Call ‘em “rogue” or “vigilante” or “guerrilla” – whatever label you choose, unofficial crosswalks have made an appearance at a handful of Tacoma intersections the last few weeks. For the uninitiated, here’s a summary of events to get you up to speed:
- - Mid May a hand-painted crosswalk appeared on part of the intersection at 6th and St Helens (pictured above).
- - The City responded by grinding it off, stating the crosswalk didn’t meet ADA regulations (one of the ends of the crosswalk attached to an older island with no egress, as I understand it)
- - The City met with a group of stakeholders that have been doing great work in the intersection (Love Tacoma Lane, Goddess of Commerce statue, etc.) and gave some options to help the intersection improve (specifically they addressed the old fence that lines the vacant lot on the East side of the intersection – which is what Love Tacoma Lane was drawing attention to).
- - Last week at least 4 more hand painted crosswalks (some say as many as 6!) appeared throughout Downtown and into Stadium.
- - Monday the News Tribune quoted the City as saying they will be pursuing legal action against the crosswalk painters. The Tribune wrote an Op-Ed today saying that was a misguided idea and basically Facebook and the internet are agreeing, it seems. Also, word on the street is that the City called in forensics to investigate the scene. They’re analyzing paint chips and stuff.
My initial thought on the first crosswalk was that it was awesome. But I also understood where the city was coming from. I thought the city did a good thing to reach out to the group involved in the intersection and at least try to proactively address concerns there. And when the new crosswalks appeared I thought, “Oh! I love the heart behind it but that may be pushing it too far.”
Then I started seeing people’s reactions online and hearing them in person. I walked past the crosswalks. I used them. And I was unexpectedly encouraged. The crosswalks communicated a lawful and missing truth: the city and its neighborhoods are meant to be walked. (Or at least the older neighborhoods were. The post-WW2 ones could’ve been planned with that intent, but that’s another story.)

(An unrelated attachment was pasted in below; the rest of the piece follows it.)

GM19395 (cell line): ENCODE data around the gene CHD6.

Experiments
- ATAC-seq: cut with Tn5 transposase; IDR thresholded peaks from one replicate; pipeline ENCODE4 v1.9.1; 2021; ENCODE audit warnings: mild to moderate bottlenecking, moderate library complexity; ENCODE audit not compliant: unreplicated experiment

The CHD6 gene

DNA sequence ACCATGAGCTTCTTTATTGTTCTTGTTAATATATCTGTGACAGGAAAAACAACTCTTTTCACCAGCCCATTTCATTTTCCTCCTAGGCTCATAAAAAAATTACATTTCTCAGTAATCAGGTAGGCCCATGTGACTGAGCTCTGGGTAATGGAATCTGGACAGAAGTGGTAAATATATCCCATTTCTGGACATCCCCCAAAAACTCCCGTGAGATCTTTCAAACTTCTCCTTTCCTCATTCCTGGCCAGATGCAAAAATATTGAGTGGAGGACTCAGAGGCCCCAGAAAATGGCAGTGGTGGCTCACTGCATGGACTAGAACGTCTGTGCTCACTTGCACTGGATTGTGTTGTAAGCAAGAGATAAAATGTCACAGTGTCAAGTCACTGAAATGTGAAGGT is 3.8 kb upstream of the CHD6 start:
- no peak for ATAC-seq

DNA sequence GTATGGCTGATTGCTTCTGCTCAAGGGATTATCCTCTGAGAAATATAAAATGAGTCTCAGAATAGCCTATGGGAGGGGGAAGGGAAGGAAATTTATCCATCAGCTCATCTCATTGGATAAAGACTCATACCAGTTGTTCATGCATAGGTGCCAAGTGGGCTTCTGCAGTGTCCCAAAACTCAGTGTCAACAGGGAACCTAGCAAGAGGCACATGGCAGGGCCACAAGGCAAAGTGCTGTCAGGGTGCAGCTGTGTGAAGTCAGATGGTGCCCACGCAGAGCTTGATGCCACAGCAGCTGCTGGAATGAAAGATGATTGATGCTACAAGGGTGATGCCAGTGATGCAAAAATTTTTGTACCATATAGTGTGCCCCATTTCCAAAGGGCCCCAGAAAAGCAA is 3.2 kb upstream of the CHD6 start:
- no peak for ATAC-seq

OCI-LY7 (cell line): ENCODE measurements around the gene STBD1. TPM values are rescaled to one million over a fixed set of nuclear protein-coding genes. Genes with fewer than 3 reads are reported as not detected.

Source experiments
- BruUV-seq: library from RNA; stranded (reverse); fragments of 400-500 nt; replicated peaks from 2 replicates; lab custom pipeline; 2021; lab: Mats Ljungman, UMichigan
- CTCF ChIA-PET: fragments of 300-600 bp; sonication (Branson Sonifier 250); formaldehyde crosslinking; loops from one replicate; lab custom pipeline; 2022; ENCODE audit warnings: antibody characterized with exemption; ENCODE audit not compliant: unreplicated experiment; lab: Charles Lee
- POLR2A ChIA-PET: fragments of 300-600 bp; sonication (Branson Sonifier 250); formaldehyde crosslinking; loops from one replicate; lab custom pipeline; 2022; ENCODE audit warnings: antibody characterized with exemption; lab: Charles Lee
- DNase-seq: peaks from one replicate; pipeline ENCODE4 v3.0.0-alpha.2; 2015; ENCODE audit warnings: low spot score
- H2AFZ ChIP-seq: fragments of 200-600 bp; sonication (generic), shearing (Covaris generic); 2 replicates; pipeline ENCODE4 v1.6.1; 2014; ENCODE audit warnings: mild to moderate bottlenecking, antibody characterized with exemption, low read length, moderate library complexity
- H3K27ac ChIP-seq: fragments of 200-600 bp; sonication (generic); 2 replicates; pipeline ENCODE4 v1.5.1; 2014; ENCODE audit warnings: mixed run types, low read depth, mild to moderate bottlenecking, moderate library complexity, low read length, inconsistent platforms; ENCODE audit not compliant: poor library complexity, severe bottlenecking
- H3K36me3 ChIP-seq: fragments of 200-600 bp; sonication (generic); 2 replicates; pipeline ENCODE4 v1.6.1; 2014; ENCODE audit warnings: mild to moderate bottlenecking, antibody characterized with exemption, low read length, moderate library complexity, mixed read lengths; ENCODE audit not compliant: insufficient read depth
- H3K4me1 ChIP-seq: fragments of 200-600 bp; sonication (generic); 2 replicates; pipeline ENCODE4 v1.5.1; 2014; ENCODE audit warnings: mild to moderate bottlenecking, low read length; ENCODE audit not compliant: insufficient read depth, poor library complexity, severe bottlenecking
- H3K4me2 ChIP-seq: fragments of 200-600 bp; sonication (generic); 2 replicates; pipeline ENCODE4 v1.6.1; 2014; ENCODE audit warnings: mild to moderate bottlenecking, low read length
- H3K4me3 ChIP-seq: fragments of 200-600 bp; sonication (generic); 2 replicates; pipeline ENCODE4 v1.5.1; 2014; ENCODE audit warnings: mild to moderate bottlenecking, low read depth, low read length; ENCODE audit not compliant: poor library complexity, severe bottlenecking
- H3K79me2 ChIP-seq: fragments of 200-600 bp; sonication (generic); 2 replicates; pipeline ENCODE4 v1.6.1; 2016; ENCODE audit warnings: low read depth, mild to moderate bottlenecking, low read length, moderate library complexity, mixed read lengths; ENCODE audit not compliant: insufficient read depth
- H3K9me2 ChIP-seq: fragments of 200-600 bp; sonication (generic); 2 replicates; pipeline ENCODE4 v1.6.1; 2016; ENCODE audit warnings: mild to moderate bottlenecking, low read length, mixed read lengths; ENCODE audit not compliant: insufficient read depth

Unfortunately American car-culture has had a few generations to lodge itself deep inside our collective psyche. We’ve forgotten the satisfaction of fresh air, using our legs, and bumping into people on the way to get dinner. And our streets are thirsty for participation. They’re waiting for bustle and bumble. If streets are a neighborhood’s arteries, people walking them are the blood that brings the community to life.
Actions like those of the Crosswalk Bandits help interrupt our ingrained patterns that lead us unquestionably into our cars – even when we’re just grabbing a few groceries three blocks away. At least for the thousands of people who live and work Downtown, the problem isn’t being able to walk, it’s remembering to. And the crosswalks, at least for me, helped tacitly put a message of “ya, walking is good – you should do it!” into the air.